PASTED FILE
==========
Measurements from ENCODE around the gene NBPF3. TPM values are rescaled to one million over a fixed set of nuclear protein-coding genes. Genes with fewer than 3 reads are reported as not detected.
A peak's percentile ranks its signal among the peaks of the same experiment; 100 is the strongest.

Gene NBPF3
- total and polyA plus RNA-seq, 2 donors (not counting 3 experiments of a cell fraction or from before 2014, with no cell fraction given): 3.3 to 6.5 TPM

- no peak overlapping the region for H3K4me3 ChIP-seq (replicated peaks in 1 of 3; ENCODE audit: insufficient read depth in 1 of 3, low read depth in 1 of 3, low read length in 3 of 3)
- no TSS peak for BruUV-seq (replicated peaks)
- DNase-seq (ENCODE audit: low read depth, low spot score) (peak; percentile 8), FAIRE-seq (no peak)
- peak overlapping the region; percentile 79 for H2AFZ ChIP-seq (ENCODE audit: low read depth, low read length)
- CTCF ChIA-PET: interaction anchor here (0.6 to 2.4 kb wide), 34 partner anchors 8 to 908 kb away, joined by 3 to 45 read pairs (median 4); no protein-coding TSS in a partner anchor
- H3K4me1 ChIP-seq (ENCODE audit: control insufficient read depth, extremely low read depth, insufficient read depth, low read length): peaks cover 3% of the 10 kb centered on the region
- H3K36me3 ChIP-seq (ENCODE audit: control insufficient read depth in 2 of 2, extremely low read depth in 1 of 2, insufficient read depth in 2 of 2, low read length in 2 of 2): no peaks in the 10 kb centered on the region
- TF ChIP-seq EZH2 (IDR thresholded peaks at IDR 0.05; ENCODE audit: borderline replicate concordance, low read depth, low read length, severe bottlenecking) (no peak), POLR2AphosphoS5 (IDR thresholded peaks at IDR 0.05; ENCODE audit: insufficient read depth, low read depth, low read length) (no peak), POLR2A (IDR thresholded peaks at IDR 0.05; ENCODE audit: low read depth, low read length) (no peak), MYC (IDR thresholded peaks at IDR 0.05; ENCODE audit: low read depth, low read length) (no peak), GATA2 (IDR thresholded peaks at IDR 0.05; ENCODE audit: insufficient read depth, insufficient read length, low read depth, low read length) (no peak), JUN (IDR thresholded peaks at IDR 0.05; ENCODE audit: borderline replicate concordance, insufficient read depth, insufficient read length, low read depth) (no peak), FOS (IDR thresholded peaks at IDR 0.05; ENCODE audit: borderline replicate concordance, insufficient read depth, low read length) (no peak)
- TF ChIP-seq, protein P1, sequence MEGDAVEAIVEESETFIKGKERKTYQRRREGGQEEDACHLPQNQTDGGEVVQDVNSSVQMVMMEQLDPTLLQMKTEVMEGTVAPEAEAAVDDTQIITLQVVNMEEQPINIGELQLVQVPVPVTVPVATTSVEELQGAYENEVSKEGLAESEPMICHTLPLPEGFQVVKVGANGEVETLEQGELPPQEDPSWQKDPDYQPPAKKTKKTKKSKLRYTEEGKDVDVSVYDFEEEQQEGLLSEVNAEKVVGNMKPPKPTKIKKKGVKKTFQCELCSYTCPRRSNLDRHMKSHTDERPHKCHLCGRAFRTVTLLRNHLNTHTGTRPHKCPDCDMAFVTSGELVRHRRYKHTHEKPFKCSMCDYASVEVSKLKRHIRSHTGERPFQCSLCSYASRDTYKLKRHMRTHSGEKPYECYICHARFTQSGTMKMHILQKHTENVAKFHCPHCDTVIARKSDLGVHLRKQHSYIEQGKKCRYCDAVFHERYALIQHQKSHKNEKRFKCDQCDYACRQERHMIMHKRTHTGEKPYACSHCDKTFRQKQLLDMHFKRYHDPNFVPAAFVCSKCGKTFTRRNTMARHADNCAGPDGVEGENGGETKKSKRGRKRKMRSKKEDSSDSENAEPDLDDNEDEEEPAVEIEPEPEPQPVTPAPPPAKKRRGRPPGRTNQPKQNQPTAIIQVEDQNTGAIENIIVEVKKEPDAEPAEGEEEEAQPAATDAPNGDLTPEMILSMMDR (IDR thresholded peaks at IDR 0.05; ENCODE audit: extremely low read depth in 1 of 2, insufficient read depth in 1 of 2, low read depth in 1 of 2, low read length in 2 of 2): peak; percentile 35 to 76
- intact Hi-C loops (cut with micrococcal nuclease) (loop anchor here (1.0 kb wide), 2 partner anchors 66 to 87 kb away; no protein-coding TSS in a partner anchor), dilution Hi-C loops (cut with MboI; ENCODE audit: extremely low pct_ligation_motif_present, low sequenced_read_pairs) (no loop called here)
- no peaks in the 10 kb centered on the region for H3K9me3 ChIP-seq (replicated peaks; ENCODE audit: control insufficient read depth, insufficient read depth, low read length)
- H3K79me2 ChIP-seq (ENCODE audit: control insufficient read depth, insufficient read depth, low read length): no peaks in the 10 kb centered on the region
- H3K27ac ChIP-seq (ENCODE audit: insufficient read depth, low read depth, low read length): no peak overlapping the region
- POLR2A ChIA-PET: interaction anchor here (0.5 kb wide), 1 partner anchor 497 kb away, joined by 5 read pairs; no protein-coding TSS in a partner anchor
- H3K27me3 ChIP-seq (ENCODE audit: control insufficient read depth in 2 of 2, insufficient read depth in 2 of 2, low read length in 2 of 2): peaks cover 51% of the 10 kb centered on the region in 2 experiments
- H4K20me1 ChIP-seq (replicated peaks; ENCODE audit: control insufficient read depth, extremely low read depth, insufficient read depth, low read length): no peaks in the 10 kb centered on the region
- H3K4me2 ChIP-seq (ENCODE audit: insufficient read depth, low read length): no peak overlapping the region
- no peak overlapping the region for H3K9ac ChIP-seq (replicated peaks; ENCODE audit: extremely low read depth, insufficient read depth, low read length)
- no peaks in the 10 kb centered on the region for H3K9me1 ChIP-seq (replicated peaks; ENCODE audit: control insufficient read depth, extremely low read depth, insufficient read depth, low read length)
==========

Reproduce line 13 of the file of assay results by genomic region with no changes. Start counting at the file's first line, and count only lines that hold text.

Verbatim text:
- TF ChIP-seq, protein P1, sequence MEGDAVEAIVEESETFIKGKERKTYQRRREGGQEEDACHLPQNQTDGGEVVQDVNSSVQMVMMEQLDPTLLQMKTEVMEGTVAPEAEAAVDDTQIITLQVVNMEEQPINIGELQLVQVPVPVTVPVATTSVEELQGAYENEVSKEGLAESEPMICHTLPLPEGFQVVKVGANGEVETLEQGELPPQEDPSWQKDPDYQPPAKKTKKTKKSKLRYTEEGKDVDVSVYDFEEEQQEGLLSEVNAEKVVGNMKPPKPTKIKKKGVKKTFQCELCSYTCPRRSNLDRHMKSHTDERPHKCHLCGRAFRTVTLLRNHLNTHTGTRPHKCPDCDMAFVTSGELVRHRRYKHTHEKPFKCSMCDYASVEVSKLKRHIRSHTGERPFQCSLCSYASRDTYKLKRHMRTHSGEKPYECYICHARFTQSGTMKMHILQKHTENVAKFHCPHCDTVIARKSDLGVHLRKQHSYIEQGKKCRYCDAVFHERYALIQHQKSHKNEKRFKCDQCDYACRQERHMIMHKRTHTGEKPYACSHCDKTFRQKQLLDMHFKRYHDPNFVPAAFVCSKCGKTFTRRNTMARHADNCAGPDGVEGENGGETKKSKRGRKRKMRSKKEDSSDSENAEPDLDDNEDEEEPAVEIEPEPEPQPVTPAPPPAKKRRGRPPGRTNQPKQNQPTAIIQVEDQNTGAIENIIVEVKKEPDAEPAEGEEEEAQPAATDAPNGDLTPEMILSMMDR (IDR thresholded peaks at IDR 0.05; ENCODE audit: extremely low read depth in 1 of 2, insufficient read depth in 1 of 2, low read depth in 1 of 2, low read length in 2 of 2): peak; percentile 35 to 76